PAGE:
Absence of the Fragile X Mental Retardation Protein results in defects of RNA editing of neuronal mRNAs in mouse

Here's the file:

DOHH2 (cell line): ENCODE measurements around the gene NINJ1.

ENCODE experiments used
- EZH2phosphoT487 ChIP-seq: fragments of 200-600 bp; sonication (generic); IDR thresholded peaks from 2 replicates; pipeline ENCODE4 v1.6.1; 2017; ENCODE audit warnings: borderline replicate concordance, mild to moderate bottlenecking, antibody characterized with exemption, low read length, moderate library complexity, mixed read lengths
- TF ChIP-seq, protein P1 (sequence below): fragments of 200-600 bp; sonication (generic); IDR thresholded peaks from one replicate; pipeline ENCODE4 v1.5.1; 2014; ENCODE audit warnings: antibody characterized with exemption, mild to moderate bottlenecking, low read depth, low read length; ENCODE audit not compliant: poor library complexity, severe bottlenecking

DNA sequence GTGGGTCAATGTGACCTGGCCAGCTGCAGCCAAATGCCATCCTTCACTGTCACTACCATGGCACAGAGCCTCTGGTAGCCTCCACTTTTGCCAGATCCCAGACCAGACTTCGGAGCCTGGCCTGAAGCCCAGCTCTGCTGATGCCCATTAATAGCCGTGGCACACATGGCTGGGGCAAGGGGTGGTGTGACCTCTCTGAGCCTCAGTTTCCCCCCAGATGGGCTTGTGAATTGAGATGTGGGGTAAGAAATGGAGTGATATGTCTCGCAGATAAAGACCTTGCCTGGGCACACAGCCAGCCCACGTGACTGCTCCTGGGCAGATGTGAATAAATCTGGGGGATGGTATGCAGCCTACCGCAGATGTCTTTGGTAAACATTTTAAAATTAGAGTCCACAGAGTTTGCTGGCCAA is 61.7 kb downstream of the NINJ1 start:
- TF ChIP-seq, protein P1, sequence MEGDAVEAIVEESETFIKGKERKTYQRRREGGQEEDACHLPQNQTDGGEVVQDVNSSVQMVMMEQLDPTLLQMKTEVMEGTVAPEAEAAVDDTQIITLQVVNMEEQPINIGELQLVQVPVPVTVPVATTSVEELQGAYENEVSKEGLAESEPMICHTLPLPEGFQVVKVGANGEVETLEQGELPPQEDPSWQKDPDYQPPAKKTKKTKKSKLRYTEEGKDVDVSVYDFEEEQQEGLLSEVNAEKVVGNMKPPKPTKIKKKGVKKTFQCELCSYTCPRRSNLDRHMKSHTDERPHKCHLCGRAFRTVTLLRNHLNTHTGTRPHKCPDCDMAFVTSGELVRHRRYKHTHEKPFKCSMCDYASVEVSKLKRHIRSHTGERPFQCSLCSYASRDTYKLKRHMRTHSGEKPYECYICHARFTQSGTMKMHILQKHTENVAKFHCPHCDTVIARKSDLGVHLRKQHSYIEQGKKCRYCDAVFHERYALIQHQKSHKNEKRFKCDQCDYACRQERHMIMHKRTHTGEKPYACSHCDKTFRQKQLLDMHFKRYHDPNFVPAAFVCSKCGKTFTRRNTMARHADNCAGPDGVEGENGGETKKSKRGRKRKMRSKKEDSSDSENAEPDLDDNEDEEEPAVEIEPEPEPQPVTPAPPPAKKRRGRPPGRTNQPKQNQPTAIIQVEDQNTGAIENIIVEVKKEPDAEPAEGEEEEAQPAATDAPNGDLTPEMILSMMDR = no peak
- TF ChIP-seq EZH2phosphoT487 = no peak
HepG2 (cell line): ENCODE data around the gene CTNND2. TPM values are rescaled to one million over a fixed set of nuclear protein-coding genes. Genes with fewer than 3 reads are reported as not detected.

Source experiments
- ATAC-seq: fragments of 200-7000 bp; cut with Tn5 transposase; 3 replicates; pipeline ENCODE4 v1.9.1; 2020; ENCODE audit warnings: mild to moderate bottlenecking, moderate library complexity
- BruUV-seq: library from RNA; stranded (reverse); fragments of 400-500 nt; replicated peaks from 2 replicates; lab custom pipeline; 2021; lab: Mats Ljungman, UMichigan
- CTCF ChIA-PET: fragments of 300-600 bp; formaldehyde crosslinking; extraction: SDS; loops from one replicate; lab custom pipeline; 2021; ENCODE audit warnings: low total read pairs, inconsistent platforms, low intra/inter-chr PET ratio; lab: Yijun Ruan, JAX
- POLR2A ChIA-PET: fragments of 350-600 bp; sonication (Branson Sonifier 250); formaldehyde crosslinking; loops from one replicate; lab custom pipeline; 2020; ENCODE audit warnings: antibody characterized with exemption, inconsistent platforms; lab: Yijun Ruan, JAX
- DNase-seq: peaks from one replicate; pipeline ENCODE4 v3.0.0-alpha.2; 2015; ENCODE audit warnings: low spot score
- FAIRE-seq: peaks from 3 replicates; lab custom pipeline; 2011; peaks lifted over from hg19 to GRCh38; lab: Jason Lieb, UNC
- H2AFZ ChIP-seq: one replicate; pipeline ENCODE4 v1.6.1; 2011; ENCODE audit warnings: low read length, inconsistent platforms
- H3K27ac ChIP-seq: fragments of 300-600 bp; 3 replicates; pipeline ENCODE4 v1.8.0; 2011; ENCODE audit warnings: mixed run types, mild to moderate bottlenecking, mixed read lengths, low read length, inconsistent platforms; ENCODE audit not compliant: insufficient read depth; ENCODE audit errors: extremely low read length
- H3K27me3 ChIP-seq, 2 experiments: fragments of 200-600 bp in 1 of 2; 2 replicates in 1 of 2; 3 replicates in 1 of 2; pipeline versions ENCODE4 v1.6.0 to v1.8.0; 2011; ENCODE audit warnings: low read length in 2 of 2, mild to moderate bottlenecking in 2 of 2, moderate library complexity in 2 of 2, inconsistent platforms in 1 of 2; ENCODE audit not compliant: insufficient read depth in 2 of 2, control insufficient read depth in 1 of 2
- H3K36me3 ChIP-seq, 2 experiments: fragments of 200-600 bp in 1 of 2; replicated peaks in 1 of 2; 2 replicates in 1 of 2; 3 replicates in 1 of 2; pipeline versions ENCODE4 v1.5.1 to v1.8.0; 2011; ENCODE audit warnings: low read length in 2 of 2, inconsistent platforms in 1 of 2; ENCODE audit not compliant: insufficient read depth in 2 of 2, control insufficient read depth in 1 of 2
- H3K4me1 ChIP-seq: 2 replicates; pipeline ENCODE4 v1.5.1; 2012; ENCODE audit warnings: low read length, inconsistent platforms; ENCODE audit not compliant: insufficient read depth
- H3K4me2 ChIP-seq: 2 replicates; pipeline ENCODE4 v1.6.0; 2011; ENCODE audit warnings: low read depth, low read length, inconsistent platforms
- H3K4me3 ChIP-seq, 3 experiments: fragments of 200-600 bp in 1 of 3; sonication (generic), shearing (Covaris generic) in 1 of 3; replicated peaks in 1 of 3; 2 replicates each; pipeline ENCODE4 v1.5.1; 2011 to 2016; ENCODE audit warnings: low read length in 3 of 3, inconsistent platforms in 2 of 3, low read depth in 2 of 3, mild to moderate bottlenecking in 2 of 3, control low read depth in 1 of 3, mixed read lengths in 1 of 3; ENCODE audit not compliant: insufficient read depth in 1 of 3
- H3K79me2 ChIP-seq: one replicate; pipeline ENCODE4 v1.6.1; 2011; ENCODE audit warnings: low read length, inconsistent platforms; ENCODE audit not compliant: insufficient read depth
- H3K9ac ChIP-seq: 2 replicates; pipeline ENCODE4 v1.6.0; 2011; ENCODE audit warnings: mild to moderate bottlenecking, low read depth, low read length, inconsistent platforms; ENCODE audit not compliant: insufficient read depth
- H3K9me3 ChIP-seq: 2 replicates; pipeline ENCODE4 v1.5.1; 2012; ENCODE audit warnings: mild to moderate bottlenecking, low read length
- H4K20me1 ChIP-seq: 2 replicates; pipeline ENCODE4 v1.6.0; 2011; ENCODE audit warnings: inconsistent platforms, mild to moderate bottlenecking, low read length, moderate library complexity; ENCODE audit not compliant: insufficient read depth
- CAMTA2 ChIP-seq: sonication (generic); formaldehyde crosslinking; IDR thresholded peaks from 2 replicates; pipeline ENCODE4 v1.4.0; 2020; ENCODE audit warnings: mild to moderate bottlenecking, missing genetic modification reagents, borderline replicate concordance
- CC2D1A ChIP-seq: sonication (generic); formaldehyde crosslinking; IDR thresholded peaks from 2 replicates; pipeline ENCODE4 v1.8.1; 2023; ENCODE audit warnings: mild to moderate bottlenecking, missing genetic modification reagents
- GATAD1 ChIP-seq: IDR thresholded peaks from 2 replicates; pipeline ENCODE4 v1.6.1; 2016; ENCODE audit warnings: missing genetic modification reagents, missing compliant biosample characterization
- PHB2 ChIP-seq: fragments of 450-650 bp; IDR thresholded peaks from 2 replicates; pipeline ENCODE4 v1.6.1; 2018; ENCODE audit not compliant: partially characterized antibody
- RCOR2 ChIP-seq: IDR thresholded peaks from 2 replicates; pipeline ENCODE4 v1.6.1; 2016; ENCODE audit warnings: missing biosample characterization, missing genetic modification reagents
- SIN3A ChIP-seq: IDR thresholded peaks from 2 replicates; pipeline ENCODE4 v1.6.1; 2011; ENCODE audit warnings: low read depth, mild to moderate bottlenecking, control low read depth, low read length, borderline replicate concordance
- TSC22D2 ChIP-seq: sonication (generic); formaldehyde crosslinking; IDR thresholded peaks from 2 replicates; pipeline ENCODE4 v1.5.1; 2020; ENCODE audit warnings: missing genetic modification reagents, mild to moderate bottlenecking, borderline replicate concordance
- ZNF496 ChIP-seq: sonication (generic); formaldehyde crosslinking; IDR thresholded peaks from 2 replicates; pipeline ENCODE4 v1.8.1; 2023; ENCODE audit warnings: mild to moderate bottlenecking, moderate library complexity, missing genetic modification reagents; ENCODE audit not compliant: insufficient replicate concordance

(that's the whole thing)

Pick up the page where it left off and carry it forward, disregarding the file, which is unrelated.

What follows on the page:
<p>The fragile X syndrome (FXS), the most common form of inherited intellectual disability, is due to the absence of FMRP, a protein regulating RNA metabolism. Recently, an unexpected function of FMRP in modulating the activity of Adenosine Deaminase Acting on RNA (ADAR) enzymes has been reported both in Drosophila and Zebrafish. ADARs are RNA-binding proteins that increase transcriptional complexity through a post-transcriptional mechanism called RNA editing.</p> <p>To evaluate the ADAR2-FMRP interaction in mammals we analyzed several RNA editing re-coding sites in the <i>fmr1</i> knockout (KO) mice. <i>Ex vivo</i> and <i>in vitro</i> analysis revealed that absence of FMRP leads to an increase in the editing levels of brain specific mRNAs, indicating that FMRP might act as an inhibitor of editing activity. Proximity Ligation Assay (PLA) in mouse primary cortical neurons and in non-neuronal cells revealed that ADAR2 and FMRP co-localize in the nucleus. The ADAR2-FMRP co-localization was further observed by double-immunogold Electron Microscopy (EM) in the hippocampus. Moreover, ADAR2-FMRP interaction appeared to be RNA independent.</p> <p>Because changes in the editing pattern are associated with neuropsychiatric and neurodevelopmental disorders, we propose that the increased editing observed in the <i>fmr1-</i>KO mice might contribute to the FXS molecular phenotypes.</p>